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kind words from friendly readers ..



Book 1: Bloodlines

‘Between Bondi and Byron Bay, Pete crossed tracks with a rogues’ gallery – surfers, itinerants, brawlers, the lost – all of them lovingly hand-painted by Pete’s pen. His short vignettes in Bloodlines are visceral, teeth rattling, funny and even true, and they stretch from then to now and this horizon to that, from the poetic to the poignant to the hilarious.’   Sean Doherty


Book 2 : Lineage

To open the pages of a book by Peter Bowes is to enter a quintessentially Australian world, but one that is also universal. We all know these people, see them on the streets, meet them, avoid them, want to know more about them.


Book 3: Generations

Bowes continues to entertain, move and surprise us with his subtly acute observations of life in all its manifestations. His writing is often at its most affecting when documenting the lives of those who otherwise come and go as we pass them by with barely a second glance.


The Bookmaker from Rabaul

This is a book that doesn’t want to be pigeonholed. In part it is crime fiction because there is an unexplained death to which this book provides an imaginary backstory. It is equally a tale of espionage and counter espionage that brings in the security services of Australia, the UK, the USA and the USSR. And it is the story of the war in Southeast Asia and its aftermath. John Looker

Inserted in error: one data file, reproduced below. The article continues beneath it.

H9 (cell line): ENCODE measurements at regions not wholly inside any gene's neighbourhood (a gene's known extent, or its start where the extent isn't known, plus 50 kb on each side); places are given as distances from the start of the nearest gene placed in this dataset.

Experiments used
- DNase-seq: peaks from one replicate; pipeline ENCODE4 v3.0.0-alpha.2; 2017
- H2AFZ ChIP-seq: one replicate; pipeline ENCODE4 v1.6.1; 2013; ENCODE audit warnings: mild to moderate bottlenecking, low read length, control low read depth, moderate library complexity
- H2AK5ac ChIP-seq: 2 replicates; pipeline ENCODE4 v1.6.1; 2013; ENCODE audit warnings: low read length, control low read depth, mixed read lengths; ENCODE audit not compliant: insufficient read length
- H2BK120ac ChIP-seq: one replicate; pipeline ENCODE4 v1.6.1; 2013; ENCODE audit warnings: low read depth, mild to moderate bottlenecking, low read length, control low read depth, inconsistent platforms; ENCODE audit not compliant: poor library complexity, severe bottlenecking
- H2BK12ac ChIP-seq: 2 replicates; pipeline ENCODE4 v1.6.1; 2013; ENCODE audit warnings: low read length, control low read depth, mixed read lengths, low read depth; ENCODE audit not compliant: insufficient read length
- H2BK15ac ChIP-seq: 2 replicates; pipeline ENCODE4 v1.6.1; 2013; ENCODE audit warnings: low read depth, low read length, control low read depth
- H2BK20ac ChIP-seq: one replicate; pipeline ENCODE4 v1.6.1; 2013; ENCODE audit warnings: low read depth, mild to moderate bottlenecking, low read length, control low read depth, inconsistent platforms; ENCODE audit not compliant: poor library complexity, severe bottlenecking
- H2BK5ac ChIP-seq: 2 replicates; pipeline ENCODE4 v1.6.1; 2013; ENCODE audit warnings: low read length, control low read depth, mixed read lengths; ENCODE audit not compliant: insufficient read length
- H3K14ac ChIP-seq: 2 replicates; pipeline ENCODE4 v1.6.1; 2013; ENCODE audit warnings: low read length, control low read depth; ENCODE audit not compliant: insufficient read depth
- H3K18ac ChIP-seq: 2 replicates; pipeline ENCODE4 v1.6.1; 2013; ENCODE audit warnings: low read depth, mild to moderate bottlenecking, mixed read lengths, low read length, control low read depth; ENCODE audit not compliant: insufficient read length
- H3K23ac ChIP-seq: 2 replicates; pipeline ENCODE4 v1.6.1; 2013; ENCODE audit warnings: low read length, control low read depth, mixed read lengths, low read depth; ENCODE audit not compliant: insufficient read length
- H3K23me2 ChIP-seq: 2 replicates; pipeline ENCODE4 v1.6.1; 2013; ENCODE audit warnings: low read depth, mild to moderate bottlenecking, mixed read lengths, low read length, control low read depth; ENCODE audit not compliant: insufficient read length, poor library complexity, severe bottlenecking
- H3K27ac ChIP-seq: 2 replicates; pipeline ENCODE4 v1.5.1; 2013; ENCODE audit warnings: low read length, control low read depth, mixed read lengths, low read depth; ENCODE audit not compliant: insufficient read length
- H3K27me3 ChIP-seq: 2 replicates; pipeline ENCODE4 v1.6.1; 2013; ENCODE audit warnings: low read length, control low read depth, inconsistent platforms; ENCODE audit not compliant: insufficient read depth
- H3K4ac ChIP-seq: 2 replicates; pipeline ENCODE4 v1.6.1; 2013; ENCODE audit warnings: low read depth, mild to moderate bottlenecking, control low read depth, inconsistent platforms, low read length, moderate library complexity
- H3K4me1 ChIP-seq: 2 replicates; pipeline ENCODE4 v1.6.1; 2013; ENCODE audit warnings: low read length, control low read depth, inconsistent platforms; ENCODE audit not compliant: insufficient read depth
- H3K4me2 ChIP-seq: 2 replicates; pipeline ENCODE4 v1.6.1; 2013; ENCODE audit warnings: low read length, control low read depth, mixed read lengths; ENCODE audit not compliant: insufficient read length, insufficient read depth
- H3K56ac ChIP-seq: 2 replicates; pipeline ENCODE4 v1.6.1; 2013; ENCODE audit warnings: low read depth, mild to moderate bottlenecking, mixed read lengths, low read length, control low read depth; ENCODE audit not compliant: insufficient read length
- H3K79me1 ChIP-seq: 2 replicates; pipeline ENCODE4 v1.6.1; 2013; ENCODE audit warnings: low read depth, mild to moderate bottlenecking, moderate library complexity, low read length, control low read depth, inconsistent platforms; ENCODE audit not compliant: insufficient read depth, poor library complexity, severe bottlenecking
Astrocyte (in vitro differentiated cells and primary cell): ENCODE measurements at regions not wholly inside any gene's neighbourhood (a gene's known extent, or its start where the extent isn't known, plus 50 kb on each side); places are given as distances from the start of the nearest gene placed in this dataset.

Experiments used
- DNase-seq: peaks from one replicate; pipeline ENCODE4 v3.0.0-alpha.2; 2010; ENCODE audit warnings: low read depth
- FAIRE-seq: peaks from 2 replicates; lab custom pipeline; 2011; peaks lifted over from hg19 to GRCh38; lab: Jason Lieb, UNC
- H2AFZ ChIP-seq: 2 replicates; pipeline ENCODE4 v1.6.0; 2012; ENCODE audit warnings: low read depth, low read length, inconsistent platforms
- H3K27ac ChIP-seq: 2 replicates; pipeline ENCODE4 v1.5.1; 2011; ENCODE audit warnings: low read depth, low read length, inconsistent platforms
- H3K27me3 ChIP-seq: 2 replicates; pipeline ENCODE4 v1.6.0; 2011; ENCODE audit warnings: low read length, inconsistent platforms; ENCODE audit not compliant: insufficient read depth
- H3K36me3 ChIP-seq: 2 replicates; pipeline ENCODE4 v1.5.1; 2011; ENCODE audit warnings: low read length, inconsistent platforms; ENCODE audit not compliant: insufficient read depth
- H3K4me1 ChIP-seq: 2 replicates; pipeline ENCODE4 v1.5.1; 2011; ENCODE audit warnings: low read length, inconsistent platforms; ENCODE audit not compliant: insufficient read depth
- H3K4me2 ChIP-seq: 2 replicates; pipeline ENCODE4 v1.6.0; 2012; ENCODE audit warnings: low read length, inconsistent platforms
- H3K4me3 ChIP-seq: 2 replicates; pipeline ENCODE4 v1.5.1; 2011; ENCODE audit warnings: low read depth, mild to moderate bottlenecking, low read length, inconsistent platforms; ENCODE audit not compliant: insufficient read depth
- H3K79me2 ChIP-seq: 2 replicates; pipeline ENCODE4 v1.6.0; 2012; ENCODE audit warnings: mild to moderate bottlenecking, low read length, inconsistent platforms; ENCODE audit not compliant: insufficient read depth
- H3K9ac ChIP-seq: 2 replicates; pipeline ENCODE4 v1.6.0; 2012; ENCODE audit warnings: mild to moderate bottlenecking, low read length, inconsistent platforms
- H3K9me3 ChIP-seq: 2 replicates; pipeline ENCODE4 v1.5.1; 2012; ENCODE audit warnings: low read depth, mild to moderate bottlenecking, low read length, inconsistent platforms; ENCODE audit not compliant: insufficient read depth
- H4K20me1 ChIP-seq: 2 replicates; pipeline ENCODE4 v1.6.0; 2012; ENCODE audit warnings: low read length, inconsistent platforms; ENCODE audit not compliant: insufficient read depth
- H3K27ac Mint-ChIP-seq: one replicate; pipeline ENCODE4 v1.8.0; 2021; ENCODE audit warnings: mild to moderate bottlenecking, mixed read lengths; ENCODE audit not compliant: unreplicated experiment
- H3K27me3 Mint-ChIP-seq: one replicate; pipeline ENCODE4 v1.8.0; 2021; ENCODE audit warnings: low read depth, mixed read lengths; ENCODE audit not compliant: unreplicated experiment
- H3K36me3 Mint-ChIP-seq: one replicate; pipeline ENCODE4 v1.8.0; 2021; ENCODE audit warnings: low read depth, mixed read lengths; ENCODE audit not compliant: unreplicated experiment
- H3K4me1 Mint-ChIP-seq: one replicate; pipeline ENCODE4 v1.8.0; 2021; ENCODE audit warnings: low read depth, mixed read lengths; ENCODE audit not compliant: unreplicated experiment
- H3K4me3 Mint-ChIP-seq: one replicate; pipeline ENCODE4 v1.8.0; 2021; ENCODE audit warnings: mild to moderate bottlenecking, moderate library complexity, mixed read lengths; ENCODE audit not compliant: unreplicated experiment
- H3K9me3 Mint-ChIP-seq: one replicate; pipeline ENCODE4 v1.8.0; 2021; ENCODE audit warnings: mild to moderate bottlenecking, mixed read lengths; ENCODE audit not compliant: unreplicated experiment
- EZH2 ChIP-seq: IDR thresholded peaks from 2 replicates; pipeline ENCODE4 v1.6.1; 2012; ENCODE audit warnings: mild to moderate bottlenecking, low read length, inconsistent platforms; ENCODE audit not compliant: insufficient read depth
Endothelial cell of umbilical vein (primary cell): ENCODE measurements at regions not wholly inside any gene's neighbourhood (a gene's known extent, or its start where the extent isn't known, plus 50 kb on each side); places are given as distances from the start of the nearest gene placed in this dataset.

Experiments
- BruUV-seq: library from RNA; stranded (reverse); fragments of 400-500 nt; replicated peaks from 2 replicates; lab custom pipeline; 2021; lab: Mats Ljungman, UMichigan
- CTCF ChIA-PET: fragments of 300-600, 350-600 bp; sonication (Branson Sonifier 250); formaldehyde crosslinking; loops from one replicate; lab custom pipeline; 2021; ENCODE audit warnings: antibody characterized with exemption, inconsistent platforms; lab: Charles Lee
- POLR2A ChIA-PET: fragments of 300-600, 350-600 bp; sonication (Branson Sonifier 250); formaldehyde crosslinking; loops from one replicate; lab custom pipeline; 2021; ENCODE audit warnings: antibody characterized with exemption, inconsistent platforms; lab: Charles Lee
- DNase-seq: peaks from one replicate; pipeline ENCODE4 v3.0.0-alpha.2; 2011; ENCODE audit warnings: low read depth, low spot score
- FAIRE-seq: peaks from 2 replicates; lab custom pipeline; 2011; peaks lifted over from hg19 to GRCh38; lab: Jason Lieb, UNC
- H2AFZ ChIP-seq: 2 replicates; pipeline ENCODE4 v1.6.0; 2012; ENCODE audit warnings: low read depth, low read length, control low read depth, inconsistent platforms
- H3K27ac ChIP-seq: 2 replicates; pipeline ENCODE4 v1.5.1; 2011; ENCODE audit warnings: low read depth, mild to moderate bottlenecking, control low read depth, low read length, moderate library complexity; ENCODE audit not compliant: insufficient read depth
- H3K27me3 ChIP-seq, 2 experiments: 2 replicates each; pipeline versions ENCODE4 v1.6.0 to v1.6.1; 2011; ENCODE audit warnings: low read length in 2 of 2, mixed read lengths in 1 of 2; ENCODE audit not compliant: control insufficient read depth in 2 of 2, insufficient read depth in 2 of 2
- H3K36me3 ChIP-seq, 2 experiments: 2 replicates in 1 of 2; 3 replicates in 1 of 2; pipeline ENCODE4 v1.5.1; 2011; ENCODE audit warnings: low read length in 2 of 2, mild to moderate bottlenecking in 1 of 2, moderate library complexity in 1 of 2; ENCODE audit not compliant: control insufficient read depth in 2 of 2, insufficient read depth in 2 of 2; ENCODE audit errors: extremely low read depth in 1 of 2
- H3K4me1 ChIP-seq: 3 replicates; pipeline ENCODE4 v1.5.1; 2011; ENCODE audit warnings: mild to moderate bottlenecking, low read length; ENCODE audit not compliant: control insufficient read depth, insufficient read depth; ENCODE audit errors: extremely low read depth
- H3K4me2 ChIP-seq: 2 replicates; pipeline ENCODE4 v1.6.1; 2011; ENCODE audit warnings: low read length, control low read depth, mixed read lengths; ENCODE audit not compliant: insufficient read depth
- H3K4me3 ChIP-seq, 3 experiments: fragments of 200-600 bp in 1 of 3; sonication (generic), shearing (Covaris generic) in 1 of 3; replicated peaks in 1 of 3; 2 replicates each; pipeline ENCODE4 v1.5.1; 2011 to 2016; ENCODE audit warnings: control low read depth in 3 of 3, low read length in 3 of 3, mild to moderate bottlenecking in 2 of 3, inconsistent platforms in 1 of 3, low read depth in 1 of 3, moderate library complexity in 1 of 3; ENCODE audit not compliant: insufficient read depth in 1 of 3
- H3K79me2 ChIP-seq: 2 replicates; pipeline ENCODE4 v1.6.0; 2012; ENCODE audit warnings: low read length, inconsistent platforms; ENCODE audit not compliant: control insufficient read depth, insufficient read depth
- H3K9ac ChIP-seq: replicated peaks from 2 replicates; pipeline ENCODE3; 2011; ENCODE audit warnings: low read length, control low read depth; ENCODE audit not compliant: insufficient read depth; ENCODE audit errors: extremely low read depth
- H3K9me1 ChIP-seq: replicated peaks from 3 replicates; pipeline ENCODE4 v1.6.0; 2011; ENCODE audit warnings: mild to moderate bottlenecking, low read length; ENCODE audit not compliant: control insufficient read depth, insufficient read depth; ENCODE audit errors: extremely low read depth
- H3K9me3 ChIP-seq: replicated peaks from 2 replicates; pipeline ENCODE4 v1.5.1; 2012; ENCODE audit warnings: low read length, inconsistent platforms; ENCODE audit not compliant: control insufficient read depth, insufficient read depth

I read The Bookmaker from Rabaul several years ago after I discovered your blog. Even though some time has now passed since I read the book, I must say that I thoroughly enjoyed every aspect of your writing. The labyrinth of puzzles and mysteries appealed to every aspect of me and it was a rare book that compelled me to turn the pages over as fast as possible to see what lay waiting for me next and to find out the next resolution. I also enjoyed the undercurrent of humour intermingled amongst the pages and I appreciated the phenomenal amount of research that went into the writing. It was genuinely one of the top 10 novels I’ve ever read.

Kyal Shepard.


The Next Headland

Six-year-old Toby has to leave the only home he’s ever known to go and live with his grandfather Tom in a remote part of the New South Wales coast near Moutrey Point. Fourteen hours away by train, the south coast’s towering seas, ferocious storms and swirling seabirds are all unimaginable to a small boy who knows only creeks and shallow dams.

Reviews for the Bloodlines Trilogy

At last a collection of Pete Bowes’ story telling mastery’

I have been reading and delighting in Pete Bowes’ stories since I first encountered them as “Larry Stories” on Don Norris’s Real Surf web site many years ago. Amongst occasional surf reports Larry or Pete would post these reflections on life that had the capacity to deck you and have you sit slack jawed at the excruciating pathos they so often contained. These are magical stories but not for the faint-hearted. The beautifully nostalgic tales of early years at Byron are balanced with the chilling reflections of predatory beach-side adults in Patience. His narrative is there to cast across us the full suite of human emotion and his understated, crisp writing brings it home with unique power. Beyond the Break did me in in 3 pages. Typical of Pete’s way. He doesn’t spare the pretentious, the bullies, cowards or superficial, amongst others. What a rare treat to work one’s way through this collection.